Vampires of Lore: Traits and Modern Misconceptions

“A Fine Line between Fiction and Folklore”

Review by Joey Madia

Legends of vampires have become so much a part of the fabric of who we are as human beings that we often give little thought to their origins, although those origins and how they manifest in popular culture are rather complex. There are true revenants—the stinking, almost mindless undead rising from the earth and their graves each night to satiate their bloodlust. There are the tuxedo’d, hypersexualized vampires that began with Bela Lugosi and culminated with Frank Langella on stage and screen in 1979. There are the teen and 20-something vampires best represented in Lost Boys and Twilight (the latter ushering in an age where the “monster” is analog for the human outsider and their bonding is their mutual salvation). Last, we must include the vampire/zombie hybrids that have derived from Matheson’s I Am Legend. In the age of COVID-19, we cannot overlook the virus as monster-maker, with too many films, TV series, and comic books produced in the past few decades to name.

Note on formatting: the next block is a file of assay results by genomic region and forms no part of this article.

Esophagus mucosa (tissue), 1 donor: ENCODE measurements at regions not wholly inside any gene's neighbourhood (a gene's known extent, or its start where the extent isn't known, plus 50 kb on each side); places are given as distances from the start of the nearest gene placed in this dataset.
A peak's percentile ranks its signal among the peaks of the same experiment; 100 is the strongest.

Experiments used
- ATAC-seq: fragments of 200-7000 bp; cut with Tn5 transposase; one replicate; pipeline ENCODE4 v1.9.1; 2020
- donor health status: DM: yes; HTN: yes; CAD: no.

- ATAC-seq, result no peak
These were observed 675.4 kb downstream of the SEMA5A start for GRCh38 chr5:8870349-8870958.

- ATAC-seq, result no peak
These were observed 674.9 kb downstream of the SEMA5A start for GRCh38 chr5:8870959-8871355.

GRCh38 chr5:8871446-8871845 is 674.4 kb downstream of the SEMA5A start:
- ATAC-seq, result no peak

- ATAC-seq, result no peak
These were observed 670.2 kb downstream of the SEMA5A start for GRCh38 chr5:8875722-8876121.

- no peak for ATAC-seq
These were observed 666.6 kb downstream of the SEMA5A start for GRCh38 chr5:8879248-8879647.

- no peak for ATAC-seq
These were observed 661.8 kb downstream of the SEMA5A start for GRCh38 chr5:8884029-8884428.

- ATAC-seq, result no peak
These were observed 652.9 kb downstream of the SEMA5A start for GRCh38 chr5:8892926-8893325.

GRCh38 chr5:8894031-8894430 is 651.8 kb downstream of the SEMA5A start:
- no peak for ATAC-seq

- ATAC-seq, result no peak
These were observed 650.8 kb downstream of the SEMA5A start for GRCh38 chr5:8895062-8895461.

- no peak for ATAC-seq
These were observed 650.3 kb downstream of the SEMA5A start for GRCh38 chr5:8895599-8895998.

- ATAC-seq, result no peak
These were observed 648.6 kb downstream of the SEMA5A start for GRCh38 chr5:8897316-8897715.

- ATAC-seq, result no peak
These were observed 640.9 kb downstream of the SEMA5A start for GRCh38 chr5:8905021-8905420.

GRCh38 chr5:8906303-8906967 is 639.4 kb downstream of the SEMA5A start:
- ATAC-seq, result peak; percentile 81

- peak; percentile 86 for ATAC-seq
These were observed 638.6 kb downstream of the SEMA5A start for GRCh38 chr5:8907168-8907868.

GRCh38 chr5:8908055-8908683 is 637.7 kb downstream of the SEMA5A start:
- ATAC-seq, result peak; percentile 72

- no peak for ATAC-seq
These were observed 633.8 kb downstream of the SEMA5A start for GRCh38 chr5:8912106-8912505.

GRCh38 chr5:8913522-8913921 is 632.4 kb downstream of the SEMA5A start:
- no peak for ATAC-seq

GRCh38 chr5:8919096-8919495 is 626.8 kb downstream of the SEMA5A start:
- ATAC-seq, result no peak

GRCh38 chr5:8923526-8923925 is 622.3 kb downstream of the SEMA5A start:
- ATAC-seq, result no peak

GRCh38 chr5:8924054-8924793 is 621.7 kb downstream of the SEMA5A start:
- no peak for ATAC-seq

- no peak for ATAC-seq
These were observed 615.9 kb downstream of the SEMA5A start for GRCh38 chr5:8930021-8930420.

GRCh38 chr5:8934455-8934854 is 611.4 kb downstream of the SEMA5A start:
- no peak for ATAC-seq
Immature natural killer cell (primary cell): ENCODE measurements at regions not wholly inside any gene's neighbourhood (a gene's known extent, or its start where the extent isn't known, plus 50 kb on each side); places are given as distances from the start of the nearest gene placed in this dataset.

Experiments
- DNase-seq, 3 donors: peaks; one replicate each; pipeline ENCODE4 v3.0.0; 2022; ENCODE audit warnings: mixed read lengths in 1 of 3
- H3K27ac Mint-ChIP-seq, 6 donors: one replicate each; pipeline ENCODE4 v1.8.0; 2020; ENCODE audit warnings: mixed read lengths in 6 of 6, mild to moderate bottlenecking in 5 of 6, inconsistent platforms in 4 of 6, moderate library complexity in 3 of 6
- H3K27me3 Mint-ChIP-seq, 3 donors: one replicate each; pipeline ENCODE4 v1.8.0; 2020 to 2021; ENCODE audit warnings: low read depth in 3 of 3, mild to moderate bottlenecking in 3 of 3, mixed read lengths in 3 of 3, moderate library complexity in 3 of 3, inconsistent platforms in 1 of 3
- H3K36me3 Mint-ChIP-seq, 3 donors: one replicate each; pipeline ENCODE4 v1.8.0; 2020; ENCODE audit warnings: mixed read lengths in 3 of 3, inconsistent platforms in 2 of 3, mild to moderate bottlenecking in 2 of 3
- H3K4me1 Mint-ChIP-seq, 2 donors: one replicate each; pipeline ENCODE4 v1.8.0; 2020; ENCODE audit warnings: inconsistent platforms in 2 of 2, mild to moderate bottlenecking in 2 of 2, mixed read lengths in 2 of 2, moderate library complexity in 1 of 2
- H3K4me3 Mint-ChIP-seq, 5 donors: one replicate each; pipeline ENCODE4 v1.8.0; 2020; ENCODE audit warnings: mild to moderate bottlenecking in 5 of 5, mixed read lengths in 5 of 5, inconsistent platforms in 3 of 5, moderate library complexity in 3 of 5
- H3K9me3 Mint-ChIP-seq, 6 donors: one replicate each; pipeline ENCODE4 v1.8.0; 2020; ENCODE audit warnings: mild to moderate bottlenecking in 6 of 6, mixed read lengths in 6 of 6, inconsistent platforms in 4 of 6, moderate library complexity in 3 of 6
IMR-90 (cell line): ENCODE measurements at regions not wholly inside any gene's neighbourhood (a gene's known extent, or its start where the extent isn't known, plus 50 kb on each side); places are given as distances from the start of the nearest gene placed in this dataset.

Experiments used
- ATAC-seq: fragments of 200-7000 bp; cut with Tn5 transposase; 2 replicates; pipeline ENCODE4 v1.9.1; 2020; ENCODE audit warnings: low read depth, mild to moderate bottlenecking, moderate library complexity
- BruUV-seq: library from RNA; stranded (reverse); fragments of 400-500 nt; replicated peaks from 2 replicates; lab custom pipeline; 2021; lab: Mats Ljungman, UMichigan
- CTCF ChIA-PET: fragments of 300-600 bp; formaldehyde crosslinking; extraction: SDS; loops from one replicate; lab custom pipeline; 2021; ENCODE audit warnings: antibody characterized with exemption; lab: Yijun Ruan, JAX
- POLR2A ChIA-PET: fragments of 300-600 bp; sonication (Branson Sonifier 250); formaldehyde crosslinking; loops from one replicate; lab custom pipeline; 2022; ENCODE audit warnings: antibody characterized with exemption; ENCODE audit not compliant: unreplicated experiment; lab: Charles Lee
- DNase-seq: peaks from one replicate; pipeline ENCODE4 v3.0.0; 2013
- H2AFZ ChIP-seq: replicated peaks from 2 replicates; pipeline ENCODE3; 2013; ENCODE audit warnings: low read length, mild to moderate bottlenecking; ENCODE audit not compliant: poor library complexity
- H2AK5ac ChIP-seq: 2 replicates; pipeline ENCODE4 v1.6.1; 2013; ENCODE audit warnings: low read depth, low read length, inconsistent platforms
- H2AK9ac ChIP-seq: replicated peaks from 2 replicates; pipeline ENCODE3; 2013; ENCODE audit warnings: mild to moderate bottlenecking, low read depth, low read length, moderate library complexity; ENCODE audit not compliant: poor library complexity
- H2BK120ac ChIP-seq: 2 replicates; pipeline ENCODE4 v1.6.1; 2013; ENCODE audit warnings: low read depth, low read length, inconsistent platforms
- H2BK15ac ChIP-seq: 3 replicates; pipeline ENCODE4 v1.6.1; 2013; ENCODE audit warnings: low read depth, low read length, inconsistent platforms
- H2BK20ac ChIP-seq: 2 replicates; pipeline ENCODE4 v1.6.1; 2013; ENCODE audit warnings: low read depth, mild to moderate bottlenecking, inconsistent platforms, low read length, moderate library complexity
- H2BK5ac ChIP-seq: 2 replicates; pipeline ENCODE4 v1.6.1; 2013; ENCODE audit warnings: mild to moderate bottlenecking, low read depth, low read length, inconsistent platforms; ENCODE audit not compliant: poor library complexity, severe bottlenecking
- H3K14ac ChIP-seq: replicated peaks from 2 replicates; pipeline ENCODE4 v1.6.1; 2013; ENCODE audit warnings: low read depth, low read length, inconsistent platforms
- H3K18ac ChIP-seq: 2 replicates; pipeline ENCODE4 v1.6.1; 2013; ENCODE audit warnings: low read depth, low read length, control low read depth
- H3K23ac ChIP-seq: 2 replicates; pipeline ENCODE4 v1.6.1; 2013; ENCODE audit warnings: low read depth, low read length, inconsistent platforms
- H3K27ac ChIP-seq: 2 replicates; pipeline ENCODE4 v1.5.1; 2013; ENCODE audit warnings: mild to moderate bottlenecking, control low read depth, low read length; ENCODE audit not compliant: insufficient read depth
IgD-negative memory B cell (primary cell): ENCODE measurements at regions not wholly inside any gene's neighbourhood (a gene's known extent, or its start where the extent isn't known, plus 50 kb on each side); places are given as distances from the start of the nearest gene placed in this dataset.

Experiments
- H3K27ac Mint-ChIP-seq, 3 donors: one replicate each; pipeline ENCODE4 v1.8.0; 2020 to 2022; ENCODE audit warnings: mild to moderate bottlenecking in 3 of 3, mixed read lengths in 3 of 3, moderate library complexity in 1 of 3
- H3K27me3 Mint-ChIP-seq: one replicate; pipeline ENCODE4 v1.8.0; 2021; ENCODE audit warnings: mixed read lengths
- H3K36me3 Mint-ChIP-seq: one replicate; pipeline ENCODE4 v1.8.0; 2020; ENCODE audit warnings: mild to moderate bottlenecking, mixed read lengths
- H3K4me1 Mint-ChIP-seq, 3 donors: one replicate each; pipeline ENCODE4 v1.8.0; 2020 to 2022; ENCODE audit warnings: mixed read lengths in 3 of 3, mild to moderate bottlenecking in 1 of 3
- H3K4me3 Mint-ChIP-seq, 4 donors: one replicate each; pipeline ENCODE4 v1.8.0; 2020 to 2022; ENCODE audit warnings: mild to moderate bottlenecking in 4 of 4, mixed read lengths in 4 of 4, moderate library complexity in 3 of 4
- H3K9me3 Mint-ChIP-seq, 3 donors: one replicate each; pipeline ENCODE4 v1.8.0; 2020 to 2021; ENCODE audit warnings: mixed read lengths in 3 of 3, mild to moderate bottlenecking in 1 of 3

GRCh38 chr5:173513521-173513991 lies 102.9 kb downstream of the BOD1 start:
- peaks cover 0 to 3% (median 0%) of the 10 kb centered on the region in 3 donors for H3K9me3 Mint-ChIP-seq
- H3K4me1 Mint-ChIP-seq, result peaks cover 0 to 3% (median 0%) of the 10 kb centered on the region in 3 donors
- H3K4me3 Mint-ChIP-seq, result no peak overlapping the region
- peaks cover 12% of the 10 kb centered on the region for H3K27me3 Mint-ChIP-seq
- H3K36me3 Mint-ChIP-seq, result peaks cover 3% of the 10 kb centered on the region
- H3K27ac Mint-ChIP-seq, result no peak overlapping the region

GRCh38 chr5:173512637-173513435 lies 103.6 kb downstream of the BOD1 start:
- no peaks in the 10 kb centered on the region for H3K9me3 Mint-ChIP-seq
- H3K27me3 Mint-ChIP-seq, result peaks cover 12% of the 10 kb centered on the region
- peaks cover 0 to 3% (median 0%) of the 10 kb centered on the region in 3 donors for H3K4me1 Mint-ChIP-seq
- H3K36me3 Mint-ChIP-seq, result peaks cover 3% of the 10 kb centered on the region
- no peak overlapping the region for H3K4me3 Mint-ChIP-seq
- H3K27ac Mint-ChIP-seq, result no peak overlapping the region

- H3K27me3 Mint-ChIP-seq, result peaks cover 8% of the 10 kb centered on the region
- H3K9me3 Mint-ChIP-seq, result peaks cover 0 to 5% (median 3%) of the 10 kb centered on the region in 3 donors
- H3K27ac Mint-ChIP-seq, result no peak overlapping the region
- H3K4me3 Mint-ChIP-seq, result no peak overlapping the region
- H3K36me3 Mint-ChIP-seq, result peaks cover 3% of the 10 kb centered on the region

A.P. Sylvia has written an indispensable guide for folklorists, horror writers, and vampire enthusiasts. He was initially driven to explore the roots of vampire lore after a visit to the Ripley’s Believe it or Not! in Times Square, where he saw a purported vampire-hunting kit from the nineteenth century (having seen this display, it reminds me of the kit used in the Fright Night films). Researching the provenance of the kit, Sylvia found more questions than answers. Continue reading